SCIOSCIA, GIULIA
2021-01-01

Abstract

Introduction: Bronchiectasis is a chronic disease characterized by a pathologic dilation of the bronchi and bronchioles, due to a repetitive cycle of inflammation followed by infections causing structural damage and recurrent exacerbations. Pseudomonas aeruginosa is the most common bacteria detected in bronchiectasis in Southern Europe and could acquire a mucoid phenotype due to mutations in mucA (mucoid Pseudomonas aeruginosa - mPA) that is a hallmark of poor prognosis. Despite the higher prevalence of Pseudomonas aeruginosa in bronchiectasis, how mPA phenotype could affect viscoelastic properties of sputum is unknown. Bronchiectasis exacerbations are often treated with prolonged antibiotic use, even though there is limited evidence for this approach. More severe and frequent exacerbations are associated with worse quality of life and respiratory function, more hospital admissions, higher mortality, and increased economic burden. Aims: Our aims were: 1) to determine the relationship between Pseudomonas aeruginosa phenotypes isolation, the viscoelastic properties of sputum and the clinical outcomes in patients with bronchiectasis; 2) to investigate the baseline clinical and microbiological findings associated with long courses of antibiotic treatment in exacerbated bronchiectasis patients; 3) to evaluate patient characteristics during an exacerbation requiring hospital admission associated with mortality during a one-year period. Methods: A cross-sectional first study was conducted of sputum samples obtained by spontaneous expectoration and sent for microbiology and rheology analysis. Elasticity and viscosity were measured at two oscillatory frequencies (1 and 100 rad/s). Furthermore, we conducted a second bi-centric prospective observational study of bronchiectasis exacerbated adults. We compared groups receiving short (<14 days) and long (15–21 days) courses of antibiotic treatment. Previous medical history, radiological features, symptoms, and laboratory and microbiological were recorded. 3 Finally, all patients were re-examined one year after hospital discharge to assess mortality. Results: Firstly, we analyzed 17 patients with mPA, 14 with non-mPA and 17 with no organism reported (NOR). Compared with the NOR group, the mPA group showed higher elasticity (median 10.30 vs. 5.70, p=0.023), viscosity (2.40 vs. 1.50, p=0.039), and stiffness (10.70 vs. 6.00, p=0.024). Values in the mPA group tended to be higher compared with non-mPA. Clinically, the mPA group showed greater hospitalizations during the previous year and greater affected lobes than the non-mPA and NOR groups. Secondly, we enrolled 191 patients (mean age 72 (63, 79) years; 108 (56.5%) females), of whom 132 (69%) and 59 (31%) received short and long courses of antibiotics, respectively. Multivariable logistic regression of the baseline variables showed that long-term oxygen therapy (LTOT), moderate–severe exacerbations, and microbiological isolation of Pseudomonas aeruginosa were associated with long courses of antibiotic therapy. When we excluded patients with a diagnosis of community-acquired pneumonia (n = 49), in the model we found that an etiology of Pseudomonas aeruginosa remained as factor associated with longer antibiotic treatment, with a moderate and a severe FACED score and the presence of arrhythmia as comorbidity at baseline. Thirdly, we followed up 185 exacerbated bronchiectasis patients admitted to hospital (94 females, 71.8 (11.8) years, 66.5% BSI stage severe) for one-year. Twenty-three (12.4%) patients died during the one-year follow up. The major causes of death were respiratory related (68%), cardiovascular (18%), and septic shock (14%). LTOT, mechanical ventilation and white blood cell count at day 1 of hospitalization >13.64x 109/L are variables associated with an increased risk of one-year mortality in patients hospitalized with moderate or severe bronchiectasis exacerbation. On the other hand, influenza vaccination appears as a protective factor. Conclusions: The mPA phenotype is associated with increased elasticity, viscosity and stiffness of bronchiectatic sputum. Viscoelastic properties could be used as a marker of poor mucociliary clearance in mPA, with potentially important clinical implications. 4 Decisions about the duration of antibiotic therapy should be guided by clinical and microbiological assessments of patients with infective exacerbations. A future study addressing the risk of one-year mortality after a hospitalization for moderate to severe bronchiectasis exacerbation is desirable.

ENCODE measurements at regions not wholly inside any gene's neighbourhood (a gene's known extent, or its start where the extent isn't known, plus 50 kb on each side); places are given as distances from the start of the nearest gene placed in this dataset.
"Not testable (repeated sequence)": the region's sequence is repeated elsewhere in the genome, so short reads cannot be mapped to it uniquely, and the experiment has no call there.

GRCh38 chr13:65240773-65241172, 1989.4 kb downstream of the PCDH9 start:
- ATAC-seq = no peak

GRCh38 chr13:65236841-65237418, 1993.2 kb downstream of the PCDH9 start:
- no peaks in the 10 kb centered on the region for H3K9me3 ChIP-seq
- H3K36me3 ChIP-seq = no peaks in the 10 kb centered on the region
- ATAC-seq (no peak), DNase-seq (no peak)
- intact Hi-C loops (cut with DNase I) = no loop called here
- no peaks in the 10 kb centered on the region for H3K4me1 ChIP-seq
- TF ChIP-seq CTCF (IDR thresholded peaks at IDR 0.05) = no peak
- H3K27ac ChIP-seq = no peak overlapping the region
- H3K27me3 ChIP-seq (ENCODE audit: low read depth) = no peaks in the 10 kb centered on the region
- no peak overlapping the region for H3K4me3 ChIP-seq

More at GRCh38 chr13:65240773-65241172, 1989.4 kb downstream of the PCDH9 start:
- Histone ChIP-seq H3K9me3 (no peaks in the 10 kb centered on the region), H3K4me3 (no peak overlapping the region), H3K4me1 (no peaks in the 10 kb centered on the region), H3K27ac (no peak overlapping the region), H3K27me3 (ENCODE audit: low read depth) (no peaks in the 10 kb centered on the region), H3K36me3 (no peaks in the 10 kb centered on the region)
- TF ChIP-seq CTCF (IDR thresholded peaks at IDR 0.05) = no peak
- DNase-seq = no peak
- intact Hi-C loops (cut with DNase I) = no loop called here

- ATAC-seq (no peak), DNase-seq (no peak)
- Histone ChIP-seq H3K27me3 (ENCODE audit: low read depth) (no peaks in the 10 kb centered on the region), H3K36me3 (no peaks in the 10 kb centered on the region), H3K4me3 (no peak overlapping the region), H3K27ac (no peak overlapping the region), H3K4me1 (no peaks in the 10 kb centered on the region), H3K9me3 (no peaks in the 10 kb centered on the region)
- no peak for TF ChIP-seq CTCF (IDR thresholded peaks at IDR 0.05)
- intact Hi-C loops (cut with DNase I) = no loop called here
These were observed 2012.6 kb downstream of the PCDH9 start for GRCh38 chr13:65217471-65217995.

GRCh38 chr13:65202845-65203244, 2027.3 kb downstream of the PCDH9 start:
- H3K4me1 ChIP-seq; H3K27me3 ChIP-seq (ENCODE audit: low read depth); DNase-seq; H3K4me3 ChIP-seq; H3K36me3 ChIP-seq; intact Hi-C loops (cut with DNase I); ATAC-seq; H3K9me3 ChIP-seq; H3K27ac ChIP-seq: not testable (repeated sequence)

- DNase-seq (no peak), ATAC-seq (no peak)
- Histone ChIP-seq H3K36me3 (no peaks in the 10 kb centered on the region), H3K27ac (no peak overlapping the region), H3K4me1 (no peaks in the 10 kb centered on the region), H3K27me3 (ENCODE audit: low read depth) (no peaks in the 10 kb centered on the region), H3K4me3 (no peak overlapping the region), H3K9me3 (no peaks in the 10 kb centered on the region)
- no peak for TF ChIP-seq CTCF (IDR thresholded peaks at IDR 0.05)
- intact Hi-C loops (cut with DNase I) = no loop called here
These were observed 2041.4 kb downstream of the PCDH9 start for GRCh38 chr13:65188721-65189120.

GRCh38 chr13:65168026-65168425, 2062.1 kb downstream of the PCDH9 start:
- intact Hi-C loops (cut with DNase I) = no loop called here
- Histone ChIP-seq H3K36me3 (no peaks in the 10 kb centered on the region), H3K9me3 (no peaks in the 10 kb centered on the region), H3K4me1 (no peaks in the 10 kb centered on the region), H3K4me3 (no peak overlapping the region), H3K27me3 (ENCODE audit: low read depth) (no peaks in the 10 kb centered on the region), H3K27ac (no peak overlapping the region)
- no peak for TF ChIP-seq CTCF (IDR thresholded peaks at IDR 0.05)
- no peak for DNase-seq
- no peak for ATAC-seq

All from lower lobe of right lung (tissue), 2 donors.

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Utilizza questo identificativo per citare o creare un link a questo documento: https://hdl.handle.net/11369/425267